Troublesome Topic: GENERAL COMMENTS


With the type and number of online resources available today, anyone can pull off a basic word study from the original Hebrew or Greek texts. I want to encourage you to go for it, but I want you to do it wisely, humbly, and as well-equipped as is possible with just a few minutes of preparatory reading.


I recommend that most people find and use the interlinear option. Such arrangements usually have several lines of information including the text of the original language, a chosen rendering/meaning of each word in English, a transliteration

Go to footnote number

or pronunciation guide, an abbreviated summary of the grammatical role each word plays, and the number of that word in Strong’s numbering system. Some also show you the root word behind the word in the text.

The rendering or meaning offered for each word usually comes from one of the well-known versions of the Bible, often the King James, the New King James or the NASB. It only shows you one meaning of that word, unless you click on the number associated with it; doing so will take you to the various lexica that the site offers. Here you will see more than one explanation of the various meanings and uses of that word. You will need to choose which meaning you think fits best in that verse based on a variety of factors including grammatical role of that word, similar uses, context, intended meaning, and most accurate expression of that idea in English. Sometimes you will agree with the English version shown, and sometimes you will not. Even if you agree with the English rendering provided, you will often find a richness of meaning that does not come through with the English word.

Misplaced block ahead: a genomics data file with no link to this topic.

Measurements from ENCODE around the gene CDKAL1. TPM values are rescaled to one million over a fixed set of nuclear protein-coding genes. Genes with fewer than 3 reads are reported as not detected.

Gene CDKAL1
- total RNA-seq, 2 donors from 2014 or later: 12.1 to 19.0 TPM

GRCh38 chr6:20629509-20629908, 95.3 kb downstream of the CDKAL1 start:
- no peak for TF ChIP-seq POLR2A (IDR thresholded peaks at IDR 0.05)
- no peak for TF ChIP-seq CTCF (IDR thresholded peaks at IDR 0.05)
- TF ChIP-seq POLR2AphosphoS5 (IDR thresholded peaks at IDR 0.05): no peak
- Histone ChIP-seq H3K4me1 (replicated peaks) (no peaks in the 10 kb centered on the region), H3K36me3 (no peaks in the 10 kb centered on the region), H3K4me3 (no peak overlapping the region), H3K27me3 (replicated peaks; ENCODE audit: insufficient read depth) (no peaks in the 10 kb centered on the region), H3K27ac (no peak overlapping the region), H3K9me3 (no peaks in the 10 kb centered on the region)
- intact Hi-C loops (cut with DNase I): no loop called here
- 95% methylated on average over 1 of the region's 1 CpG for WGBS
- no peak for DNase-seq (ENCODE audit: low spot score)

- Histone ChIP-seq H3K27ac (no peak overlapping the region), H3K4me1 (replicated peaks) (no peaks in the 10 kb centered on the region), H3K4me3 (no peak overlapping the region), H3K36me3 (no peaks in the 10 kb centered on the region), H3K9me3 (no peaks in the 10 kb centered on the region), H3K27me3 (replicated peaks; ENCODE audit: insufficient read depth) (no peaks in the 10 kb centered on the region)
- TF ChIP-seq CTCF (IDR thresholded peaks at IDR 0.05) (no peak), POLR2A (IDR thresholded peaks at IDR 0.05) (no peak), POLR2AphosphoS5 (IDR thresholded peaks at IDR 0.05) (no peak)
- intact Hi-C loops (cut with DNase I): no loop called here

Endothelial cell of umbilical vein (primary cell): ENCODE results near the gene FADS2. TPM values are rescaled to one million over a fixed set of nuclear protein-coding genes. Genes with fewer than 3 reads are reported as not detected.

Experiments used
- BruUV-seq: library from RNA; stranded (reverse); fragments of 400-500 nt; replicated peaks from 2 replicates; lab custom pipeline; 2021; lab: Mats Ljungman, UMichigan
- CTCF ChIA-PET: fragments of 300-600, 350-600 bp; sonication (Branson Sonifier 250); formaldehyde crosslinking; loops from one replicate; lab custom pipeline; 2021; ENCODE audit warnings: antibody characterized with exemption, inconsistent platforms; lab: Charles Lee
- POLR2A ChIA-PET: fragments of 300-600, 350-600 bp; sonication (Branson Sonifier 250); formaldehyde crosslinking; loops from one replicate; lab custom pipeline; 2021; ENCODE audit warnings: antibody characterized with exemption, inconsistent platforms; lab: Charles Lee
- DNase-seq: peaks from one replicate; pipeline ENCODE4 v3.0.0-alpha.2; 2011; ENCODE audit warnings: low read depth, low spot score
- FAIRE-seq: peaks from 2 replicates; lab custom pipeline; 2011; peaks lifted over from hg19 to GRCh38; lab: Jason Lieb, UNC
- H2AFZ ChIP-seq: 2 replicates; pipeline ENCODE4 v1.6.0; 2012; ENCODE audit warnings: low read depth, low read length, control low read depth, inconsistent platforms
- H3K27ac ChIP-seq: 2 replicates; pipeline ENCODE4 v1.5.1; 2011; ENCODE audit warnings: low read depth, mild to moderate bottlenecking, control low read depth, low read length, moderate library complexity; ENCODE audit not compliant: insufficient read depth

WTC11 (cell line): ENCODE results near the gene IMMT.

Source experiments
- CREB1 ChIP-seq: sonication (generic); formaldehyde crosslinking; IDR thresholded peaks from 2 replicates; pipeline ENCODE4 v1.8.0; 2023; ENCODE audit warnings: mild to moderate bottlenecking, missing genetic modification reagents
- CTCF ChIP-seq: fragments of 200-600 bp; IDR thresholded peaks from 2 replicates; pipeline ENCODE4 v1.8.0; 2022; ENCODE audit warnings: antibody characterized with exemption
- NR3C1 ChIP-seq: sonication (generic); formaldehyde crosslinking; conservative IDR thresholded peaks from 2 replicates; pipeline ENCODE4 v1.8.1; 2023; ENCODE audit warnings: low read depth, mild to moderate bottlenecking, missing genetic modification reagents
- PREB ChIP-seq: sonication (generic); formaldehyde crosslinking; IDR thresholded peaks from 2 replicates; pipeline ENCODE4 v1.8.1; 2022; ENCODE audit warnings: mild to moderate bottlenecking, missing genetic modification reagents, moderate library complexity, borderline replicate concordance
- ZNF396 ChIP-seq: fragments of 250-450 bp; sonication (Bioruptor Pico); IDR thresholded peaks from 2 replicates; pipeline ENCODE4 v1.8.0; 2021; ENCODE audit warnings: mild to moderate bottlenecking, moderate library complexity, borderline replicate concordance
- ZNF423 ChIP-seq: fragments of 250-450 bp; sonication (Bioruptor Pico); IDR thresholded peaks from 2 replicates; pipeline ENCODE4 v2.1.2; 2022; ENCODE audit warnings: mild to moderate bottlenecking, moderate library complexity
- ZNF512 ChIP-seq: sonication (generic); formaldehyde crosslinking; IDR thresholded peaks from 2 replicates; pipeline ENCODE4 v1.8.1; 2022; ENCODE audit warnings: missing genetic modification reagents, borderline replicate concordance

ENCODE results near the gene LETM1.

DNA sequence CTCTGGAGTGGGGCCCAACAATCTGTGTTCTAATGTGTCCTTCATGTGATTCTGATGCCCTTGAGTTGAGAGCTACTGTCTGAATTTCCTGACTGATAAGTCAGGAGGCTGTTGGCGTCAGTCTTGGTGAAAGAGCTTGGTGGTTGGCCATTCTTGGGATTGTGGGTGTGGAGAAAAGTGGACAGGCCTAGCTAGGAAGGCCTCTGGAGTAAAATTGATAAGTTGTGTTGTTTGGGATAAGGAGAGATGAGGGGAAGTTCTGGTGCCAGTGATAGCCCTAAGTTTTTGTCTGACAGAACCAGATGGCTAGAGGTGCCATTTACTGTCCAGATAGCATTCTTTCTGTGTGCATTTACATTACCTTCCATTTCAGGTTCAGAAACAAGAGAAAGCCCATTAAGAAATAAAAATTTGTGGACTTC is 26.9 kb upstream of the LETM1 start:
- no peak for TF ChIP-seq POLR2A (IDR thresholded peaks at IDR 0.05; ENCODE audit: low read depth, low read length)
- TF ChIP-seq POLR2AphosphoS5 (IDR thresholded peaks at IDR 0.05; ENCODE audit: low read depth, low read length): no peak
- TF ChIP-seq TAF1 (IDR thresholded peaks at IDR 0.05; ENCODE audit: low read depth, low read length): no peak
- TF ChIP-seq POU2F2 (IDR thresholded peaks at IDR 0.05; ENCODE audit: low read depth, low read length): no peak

The concordance prepared by James Strong is the best known and most used Bible concordance. His numbering system is used in all the Bible study web sites I have seen. The genius of Strong’s numbering system is that it gives us a clear yet simple connection between English and the original languages of the Bible. He gave each Greek or Hebrew word a number. This is important because there are often several Greek or Hebrew words that convey a concept, thing or action. This number ensures that you are shown the information about the word used in that verse, not another Greek or Hebrew word with similar meaning. If you go to the verse you are wanting to study and click on the number associated with one of the key words of the verse, you will see Strong’s summary of meanings for that Greek or Hebrew word, his thoughts on the root word that the one being studied came from, and one or two explanations of the word from respected lexica, some of which are quite lengthy. Thus, the number is used to clearly identify that specific Greek or Hebrew word, but clicking on that number will show you much more than Strong’s summary of the meaning.


One of many positive things about using the internet for studying the Bible is that you can compare several well-respected translations without having to buy each of them in hard copy. If you are not sure of what you are seeing in your study of Greek or Hebrew, or if you think you see something totally new, consult a number of English translations to see the various ways in which they express things.


1: What is a transliteration?

A transliteration is an attempt to express that Greek or Hebrew word using English characters.